The Food and Agricultural Organisation (FAO) is advising farmers to desist from using antibiotics to boost egg production.

The National Project Coordinator for Antimicrobial Resistance at FAO, Kofi Afakye, says the practice causes what is known as antimicrobial resistance (AMR), where germs become resistant to antibiotics.

He says this makes treatment of diseases difficult and costly.

“More farmers use antibiotics as prophylaxis for egg boosting and for growth promotion, which shouldn’t be the case. When they don’t make the appropriate use of these antimicrobials, there’s development of antimicrobial resistance,” he said. “When we get sick then our sickness becomes very difficult to treat”.

Antimicrobial resistance occurs when bacteria, fungi, viruses, and parasites change and become resistant to antimicrobial drugs like antibiotics to which they were originally susceptible.

Factors such as the misuse or overuse of antimicrobials in animals and humans and exposure to falsified drugs all contribute to AMR.

Withdrawal period

This is the time allowed for remnants of the antibiotics to drain out of the animal before it is consumed.

Depending on the particular antibiotics, farmers have been advised to wait for the antibiotics to drain out before selling their animals.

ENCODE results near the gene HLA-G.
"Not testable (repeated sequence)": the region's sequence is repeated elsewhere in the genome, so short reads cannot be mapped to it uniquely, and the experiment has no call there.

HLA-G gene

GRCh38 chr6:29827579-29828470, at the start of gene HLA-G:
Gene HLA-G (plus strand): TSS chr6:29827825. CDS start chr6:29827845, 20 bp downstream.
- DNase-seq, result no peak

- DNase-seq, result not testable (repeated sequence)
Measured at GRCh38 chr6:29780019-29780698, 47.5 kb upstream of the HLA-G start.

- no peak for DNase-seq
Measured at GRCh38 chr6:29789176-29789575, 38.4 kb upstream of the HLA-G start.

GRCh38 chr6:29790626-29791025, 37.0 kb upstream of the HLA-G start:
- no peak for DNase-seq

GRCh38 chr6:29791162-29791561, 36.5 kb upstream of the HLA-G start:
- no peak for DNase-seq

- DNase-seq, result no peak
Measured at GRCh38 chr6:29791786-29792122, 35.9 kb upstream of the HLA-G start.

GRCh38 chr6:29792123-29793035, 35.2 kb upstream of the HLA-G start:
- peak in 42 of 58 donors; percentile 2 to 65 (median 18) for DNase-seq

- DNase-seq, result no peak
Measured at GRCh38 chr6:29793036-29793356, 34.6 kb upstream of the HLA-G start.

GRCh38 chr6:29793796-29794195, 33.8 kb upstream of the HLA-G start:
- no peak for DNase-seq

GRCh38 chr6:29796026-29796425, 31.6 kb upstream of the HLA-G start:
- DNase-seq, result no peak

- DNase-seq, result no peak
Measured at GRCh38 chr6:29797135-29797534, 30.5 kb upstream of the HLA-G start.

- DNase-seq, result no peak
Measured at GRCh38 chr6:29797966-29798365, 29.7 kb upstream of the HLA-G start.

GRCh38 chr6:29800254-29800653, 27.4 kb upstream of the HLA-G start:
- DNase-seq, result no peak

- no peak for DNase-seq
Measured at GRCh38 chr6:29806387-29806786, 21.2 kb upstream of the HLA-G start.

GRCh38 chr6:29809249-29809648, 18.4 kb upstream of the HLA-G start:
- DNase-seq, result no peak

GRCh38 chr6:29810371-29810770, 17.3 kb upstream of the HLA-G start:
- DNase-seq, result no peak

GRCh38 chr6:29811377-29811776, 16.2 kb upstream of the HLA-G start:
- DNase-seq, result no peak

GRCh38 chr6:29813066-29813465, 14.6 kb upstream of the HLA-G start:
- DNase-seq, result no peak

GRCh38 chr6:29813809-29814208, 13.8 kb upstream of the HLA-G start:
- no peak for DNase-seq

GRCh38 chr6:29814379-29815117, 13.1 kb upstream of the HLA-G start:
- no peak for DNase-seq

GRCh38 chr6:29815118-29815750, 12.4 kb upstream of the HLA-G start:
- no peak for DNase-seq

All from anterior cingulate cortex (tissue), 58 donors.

However, studies suggest 98 percent of farmers in Ghana are not observing the withdrawal period.

“When we give these antibiotics to these animals, we should wait for this period to elapse before we slaughter the animals for food or use the products from the animals as food,” Dr. Afakye advises.

In the situation where farmers defy this practice, there are likely traces of these antimicrobials within the animal’s system or the products.

This means that humans who consume these foods are indirectly consuming these antibiotics which can result in Antimicrobial Resistance.

Dr Afakye was speaking at a training of media practitioners on Antimicrobial resistance in Kumasi.

The workshop is part of the implementation of the National Action Plan on Antimicrobial Resistance Policy.

The FAO is collaborating with its one-health partners, to implement the National AMR Action Plan (NAP) which was launched in 2018 to fight AMR using a multi-sectoral approach.

The Ghana National Action Plan (NAP) was developed based on the model recommended in the Global Action Plan.

Collaborators have been collecting local data on on-going interventions.

The AMR policy document has been used to analyse the data.